They padded back through the swamp.  Pat looked behind him every few steps, keeping an eye on the truck.  Suppose the three people had gotten out somehow, wandering alone through the bush.  They were probably very hungry, having sat in the truck for days.  What if they died?  Pat would think it was his fault.  Ly didn’t seem to notice Pat’s anxiousness, chattering on about how his father might teach him how to drive the tractor soon.  After a while, they started to play, tramping back through the bush, playing tips and jumping over logs and bramble bushes.  The sun was coming out now, warm and fun to bask in.  When Pat returned home, sweaty and panting from the run, he imagined himself as a cat, warming his belly in the sun and falling asleep in its yellow light.  But the memory of the people in the truck kept him awake.  His mother was out on the land already, tending to the sheep while Mairin milked the cows.  He managed to sneak inside without being seen by both of them.  Carefully, he filled a plastic bag with food from the fridge and cans from the cupboard.  Soon the bag was full of tinned spaghetti, cauliflower (which he figured he had a duty to give away), beans, some cheese and a tomato.  He tucked this motley bundle inside a backpack and, scurrying so as not to be seen, he bounded over the fence and into the bushland once again.

The backpack was heavy and the sun hot.  Pat had to sit down regularly to slow his breathing and wipe the sweat from his brow.  The hills were alive with life at this time of year.  Birds chirruped happily around him and small, unknown creatures moved in the grass at his feet.  He wasn’t afraid of snakes and besides, he had listened to what his father had told him.  If you ever meet a snake you had to stay still and not move a muscle!  But Pat was a little uncertain that he could do that, especially with the sun beating down like it was.  When he reached the truck, his backpack had made a painful rift in his shoulder.  He would be glad to be rid of the food.  The swamp water had soaked his shoes, a comfort in the hot summer, but now it would be difficult to climb.  As his slippery feet met the rungs of the ladder, he hoped he wouldn’t fall.  He was too far away for people to hear him cry out.

He reached the top of the truck and admired the view once again, sitting the backpack beside him like a small, lumpy friend.  He could see his mother’s minute form tending to the tomatoes in the veggie patch, he could see Mairin bringing the milk in.  If he looked to the right a little more he could just make out Crissie and Gordie walking near the shed.  They were far away from the property.  They probably wanted to be alone.  Apparently when people fell in love all they wanted to do was be alone.

Finally, he stood up again, dragging the rucksack alone the silver edge to the hole at the far end.  “Hello?” he said, with trepidation.  What if they’d found a way out while he’d been gone?  No, it seemed they hadn’t.  Three times they replied back to him.  Hello?  Hello?  Hello? 

“I have food for you.”  This statement was repeated back to him three times.  Pat was confused.  How could they have food for him when they had been trapped in a truck?  Nevertheless, he unpacked the contents of his backpack and slowly dropped them down.  The tomato was the last to go, making a squashy plunk sound as it hit the bottom.  Pat hoped it hadn’t smashed.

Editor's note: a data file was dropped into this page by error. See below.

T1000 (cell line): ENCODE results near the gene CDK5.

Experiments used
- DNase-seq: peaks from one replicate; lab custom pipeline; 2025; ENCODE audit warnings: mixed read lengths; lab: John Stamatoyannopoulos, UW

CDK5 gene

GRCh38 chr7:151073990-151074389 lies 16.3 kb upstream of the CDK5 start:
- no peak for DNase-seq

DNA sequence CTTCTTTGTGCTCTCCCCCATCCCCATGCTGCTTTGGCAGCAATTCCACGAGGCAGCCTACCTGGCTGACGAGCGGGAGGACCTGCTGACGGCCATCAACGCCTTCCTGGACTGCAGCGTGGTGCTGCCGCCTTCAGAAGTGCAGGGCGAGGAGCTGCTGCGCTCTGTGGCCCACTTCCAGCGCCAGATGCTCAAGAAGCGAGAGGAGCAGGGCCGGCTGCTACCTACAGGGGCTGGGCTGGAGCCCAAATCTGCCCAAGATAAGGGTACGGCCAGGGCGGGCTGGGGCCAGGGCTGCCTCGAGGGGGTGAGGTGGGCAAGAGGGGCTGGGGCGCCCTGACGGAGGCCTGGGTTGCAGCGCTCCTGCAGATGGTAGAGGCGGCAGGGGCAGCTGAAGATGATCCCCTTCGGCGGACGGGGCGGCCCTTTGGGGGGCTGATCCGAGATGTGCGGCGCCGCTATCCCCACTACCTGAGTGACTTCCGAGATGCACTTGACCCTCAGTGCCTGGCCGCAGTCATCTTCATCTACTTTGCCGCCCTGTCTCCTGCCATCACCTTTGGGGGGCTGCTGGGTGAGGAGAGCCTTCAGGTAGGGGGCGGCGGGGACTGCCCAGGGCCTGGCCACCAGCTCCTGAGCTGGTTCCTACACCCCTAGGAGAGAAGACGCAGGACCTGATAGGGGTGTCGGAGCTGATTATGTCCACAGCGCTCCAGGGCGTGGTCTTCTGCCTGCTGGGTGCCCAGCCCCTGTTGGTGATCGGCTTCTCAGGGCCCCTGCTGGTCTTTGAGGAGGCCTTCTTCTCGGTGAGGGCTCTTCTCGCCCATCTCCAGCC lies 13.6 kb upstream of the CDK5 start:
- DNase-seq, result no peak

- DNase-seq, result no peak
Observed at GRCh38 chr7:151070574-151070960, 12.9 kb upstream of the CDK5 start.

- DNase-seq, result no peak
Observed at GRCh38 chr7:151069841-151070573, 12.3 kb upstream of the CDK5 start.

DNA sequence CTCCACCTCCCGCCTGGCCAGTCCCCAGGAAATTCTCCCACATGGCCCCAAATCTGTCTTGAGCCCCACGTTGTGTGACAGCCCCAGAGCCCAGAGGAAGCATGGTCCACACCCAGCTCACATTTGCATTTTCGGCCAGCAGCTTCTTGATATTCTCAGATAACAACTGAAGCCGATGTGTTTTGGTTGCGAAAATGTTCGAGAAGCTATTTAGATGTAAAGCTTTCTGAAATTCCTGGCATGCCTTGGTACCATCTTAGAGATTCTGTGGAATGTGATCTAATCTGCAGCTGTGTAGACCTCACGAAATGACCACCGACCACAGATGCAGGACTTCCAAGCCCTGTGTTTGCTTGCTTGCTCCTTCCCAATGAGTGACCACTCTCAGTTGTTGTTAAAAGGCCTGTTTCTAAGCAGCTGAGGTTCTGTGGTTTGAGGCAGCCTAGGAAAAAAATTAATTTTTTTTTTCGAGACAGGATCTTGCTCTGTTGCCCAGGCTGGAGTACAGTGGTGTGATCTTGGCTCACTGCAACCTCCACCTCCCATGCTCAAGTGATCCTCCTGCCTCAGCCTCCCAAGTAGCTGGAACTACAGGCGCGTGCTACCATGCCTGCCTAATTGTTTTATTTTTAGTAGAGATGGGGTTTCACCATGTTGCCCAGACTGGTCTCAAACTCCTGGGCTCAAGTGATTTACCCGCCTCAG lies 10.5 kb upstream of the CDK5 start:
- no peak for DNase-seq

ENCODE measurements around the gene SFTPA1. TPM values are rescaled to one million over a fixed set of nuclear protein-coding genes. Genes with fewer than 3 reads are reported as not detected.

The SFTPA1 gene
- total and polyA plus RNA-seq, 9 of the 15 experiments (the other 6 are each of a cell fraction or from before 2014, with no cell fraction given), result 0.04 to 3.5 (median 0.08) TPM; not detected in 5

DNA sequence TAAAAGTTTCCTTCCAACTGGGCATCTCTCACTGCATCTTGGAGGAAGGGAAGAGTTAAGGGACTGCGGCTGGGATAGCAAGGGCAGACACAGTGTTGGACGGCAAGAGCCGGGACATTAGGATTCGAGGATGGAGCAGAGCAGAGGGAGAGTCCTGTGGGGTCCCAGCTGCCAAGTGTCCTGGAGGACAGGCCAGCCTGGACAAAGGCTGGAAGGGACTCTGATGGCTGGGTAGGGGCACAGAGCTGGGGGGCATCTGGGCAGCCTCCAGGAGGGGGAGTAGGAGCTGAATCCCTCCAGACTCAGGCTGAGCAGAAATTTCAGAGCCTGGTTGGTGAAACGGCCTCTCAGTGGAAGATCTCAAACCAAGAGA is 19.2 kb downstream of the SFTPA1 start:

“I hope you like it.” He called down.  The words were repeated back to him.  Pat was confused – what did they hope he liked?  Perhaps Ly had been right.  Maybe he was only hearing the sound of his own voice.

“If you’re real, why don’t you say something original?” Pat yelled down.

If you’re real, why don’t you say something original?

A thought came to Pat.  What if, just as he doubted they were real, they doubted he was real?  But then again, he had dropped down the food.  They hadn’t given him anything.  Perhaps they had nothing to give.  Pat felt such pity for them.  They sounded as if they were only children, his age.  Perhaps their father had been the truck driver, and then he had crashed into the swamp and gone to get help, leaving his children alone.  He could only imagine how frightened they’d be, all three of them.

“It’s alright,” he said, “I’ll keep you company.”  And when their three voices replied, Pat felt a warm feeling inside his chest.  They would stay here for each other.

He followed the sun’s journey across the sky until it buried itself behind the trees.  The golden light of afternoon spread through the hills.  The metal of the truck started to cool as the sun set.  Although he was certain his mother would be worried, Pat made good on his promise to stick by the children.  They would be so lonely if he left, unbearably lonely – although they never talked to him anyway.  He could imagine them sitting huddled together in the dark, four boys sticking to each other for comfort.  As the evening dropped into view and its dark coat enveloped the hills, Pat wrapped his arms around his feet and began to sing softly.  He didn’t really know any songs, so he made ones up.  He sang songs about small children, about his home and his family and what he did on Saturdays.  They didn’t make sense, most of them, but they were a comfort to him.

In the end, Mairin came for him.  Her small figure startled him at first, thinking it was one of the children who had managed to find a way out.  Eventually she spotted him and, calling him silly, led him home.  “Mum was so worried about you!  What were you thinking?”

Pat shrugged.  “You wouldn’t understand.”

I ended up winning a prize in the Aussie Schools Writing Contest for this piece.  Check it out:

About E.K.M.

Studying at university, passing the time until a publishing Talent Scout comes to pick me up and whisk me away to a world where I can be an author without having another source of income. If only.